The old cliché suggests that over the course of a season, refereeing decisions ‘even themselves out’ and justice is done. Well, that theory is spectacularly incorrect, as I’m sure all Latics fans will confirm.
I’m sure you can probably see where I’m going with this. This isn’t a case of me getting sour grapes because we lost on Saturday, or me crying about a defeat by blaming a referee. I fully expected us to lose at Old Trafford, it’s an annual Latics ritual, but it would be nice to be given a fair chance of winning by the referee. It’s the principal that annoys me.
In our last three visits to Manchester United, we’ve had three red cards (the last of which for Conor Sammon was an outrage, the other two were debatable) and Saturday carried on in a familiar manner, with Danny Welbeck diving for a penalty which was incorrectly given.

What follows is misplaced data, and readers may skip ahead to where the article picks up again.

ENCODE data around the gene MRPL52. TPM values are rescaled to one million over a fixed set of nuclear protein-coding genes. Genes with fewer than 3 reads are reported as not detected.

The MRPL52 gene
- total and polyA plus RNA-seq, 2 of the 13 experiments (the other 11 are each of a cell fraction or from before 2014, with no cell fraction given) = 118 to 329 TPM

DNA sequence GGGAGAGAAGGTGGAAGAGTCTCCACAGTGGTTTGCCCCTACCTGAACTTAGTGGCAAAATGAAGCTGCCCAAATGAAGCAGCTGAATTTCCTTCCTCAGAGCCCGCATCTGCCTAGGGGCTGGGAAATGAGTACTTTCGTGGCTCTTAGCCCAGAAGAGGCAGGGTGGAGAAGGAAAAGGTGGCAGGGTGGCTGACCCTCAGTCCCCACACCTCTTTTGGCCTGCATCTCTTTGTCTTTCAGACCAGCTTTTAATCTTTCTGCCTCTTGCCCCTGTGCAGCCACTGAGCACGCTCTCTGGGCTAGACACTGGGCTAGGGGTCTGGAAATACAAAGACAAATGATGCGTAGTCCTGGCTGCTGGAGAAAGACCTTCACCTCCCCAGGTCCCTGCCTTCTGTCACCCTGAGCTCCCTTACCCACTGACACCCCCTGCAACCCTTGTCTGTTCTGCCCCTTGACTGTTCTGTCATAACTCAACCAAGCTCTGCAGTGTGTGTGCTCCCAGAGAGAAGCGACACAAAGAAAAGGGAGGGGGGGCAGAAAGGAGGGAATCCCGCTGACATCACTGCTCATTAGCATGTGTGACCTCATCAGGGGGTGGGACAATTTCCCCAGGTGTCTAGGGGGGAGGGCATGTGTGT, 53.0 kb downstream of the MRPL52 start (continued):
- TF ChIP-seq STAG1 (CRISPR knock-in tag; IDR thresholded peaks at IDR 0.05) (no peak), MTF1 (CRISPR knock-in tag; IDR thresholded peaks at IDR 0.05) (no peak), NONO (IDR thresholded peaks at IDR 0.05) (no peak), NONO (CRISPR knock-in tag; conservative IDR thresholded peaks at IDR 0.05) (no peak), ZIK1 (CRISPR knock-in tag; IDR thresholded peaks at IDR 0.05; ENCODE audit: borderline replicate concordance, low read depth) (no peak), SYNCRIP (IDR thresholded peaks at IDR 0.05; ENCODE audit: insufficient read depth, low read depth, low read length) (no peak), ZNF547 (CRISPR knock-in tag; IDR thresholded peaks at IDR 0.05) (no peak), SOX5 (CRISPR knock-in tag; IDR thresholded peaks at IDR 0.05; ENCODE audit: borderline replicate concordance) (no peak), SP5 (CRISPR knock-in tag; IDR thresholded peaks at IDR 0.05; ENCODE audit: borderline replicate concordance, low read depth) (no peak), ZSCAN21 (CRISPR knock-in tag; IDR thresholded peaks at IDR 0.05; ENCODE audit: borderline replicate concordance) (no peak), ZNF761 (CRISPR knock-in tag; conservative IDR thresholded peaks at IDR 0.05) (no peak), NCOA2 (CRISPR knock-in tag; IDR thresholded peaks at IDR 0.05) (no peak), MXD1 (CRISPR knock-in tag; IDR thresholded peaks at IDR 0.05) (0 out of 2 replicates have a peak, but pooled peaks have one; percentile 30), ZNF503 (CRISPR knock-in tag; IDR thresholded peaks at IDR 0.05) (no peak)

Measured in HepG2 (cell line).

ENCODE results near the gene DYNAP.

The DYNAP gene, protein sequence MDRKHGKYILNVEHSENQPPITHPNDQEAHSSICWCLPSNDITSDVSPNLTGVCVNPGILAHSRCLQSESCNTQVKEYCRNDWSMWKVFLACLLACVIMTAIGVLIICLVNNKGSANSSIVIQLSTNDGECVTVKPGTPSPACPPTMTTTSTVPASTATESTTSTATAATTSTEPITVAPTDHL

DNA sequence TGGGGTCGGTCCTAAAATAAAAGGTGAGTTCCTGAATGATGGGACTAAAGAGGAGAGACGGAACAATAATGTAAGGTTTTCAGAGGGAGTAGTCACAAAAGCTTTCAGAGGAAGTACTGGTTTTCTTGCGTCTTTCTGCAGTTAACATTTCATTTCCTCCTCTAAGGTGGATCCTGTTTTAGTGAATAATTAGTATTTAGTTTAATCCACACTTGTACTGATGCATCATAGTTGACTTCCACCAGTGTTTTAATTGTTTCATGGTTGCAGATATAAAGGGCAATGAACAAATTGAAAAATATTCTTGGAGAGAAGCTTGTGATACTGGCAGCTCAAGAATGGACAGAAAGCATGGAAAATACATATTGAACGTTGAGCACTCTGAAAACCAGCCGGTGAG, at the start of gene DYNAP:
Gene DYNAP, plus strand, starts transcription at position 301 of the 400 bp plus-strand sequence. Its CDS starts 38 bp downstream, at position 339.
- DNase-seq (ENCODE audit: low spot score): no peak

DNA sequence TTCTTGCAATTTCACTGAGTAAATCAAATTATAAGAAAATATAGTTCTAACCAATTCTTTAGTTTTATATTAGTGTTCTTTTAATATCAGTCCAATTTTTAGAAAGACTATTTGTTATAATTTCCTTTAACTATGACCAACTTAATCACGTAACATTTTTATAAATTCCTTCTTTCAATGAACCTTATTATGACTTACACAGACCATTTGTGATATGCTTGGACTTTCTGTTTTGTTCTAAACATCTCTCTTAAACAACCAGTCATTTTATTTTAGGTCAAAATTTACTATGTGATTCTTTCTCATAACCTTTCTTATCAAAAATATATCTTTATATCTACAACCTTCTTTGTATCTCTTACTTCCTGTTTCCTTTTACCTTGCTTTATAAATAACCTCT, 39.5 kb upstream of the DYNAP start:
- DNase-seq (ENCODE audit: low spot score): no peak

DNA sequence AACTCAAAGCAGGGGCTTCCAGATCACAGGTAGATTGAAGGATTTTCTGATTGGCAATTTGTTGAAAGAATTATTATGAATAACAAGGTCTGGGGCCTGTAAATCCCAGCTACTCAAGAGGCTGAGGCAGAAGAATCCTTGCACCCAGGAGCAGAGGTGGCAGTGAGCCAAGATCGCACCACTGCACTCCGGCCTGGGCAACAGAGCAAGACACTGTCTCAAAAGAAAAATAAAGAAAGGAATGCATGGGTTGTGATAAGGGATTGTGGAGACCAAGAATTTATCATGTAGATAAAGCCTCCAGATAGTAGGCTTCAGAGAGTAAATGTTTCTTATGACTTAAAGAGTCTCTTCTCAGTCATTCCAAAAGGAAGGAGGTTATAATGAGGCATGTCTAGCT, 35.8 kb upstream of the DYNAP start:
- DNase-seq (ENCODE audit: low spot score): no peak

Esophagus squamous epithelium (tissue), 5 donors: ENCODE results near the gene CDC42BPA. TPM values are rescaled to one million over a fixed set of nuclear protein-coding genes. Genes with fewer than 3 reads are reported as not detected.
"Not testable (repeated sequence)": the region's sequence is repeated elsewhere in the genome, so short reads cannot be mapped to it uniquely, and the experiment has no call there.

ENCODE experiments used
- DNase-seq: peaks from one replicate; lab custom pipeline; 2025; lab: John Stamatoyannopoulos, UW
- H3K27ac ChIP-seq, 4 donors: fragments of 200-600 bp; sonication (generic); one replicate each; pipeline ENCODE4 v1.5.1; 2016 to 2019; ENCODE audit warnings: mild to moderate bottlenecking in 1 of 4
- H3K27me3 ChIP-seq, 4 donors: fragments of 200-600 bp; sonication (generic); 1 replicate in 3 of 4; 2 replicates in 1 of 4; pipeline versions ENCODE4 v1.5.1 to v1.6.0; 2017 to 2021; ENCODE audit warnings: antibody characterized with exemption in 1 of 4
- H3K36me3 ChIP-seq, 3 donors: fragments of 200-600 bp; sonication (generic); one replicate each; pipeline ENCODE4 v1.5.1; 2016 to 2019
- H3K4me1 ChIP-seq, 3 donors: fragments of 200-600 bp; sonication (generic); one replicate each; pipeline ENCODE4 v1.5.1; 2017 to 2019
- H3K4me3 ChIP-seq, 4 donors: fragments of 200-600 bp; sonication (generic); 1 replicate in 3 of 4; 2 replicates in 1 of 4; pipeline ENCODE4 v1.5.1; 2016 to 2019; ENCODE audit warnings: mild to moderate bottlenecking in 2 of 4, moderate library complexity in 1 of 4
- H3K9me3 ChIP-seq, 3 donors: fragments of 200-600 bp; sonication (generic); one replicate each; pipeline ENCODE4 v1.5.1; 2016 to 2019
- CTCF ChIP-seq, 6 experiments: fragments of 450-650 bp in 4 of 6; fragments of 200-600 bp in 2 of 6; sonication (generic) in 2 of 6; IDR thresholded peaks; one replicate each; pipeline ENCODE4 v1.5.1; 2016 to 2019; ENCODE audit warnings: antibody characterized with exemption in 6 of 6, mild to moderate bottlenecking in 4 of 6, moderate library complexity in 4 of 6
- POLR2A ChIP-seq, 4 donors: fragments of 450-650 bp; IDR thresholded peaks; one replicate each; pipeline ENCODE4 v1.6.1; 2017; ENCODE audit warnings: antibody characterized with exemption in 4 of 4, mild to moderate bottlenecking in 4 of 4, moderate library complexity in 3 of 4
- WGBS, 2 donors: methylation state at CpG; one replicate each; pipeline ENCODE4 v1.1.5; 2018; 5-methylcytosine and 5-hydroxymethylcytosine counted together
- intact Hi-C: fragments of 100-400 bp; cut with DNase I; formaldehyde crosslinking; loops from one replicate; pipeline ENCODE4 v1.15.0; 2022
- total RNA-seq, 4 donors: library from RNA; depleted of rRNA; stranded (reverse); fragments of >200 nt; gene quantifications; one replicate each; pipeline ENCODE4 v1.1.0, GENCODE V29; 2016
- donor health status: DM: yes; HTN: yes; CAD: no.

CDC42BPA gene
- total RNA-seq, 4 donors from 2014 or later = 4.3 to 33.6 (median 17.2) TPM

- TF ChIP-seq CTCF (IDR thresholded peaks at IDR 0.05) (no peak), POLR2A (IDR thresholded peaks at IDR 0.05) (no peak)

Of course, you might ask what on earth Ali was doing sprinting out of his goal like a six year old who’s had one too many blue smarties, but if you don’t touch a player and he jumps over an outstretched arm like he’s been hit by a sniper, I think you have ground to feel aggrieved. In the end, I suppose you can say it didn’t really matter as Ali didn’t get sent off and saved the resulting penalty. But I won’t let that get in the way of a good rant, do you think a penalty would have been given if Franco Di Santo had gone over David De Gea in front of a half empty South Stand?
Referees continuously seem to be overawed and intimidated by the Old Trafford crowd, which is startling considering the atmosphere. That’s like becoming a Christian because you were intimidated by the choir and the vicar at your local church. It might have something to do with the fact they’re the biggest club in the country, or it may have something to do with Sir Alex Ferguson and how he’s got the whole of English football wrapped around his finger. What a sinister fellow he is, could any other manager in world football have the equivalent of Fergie time?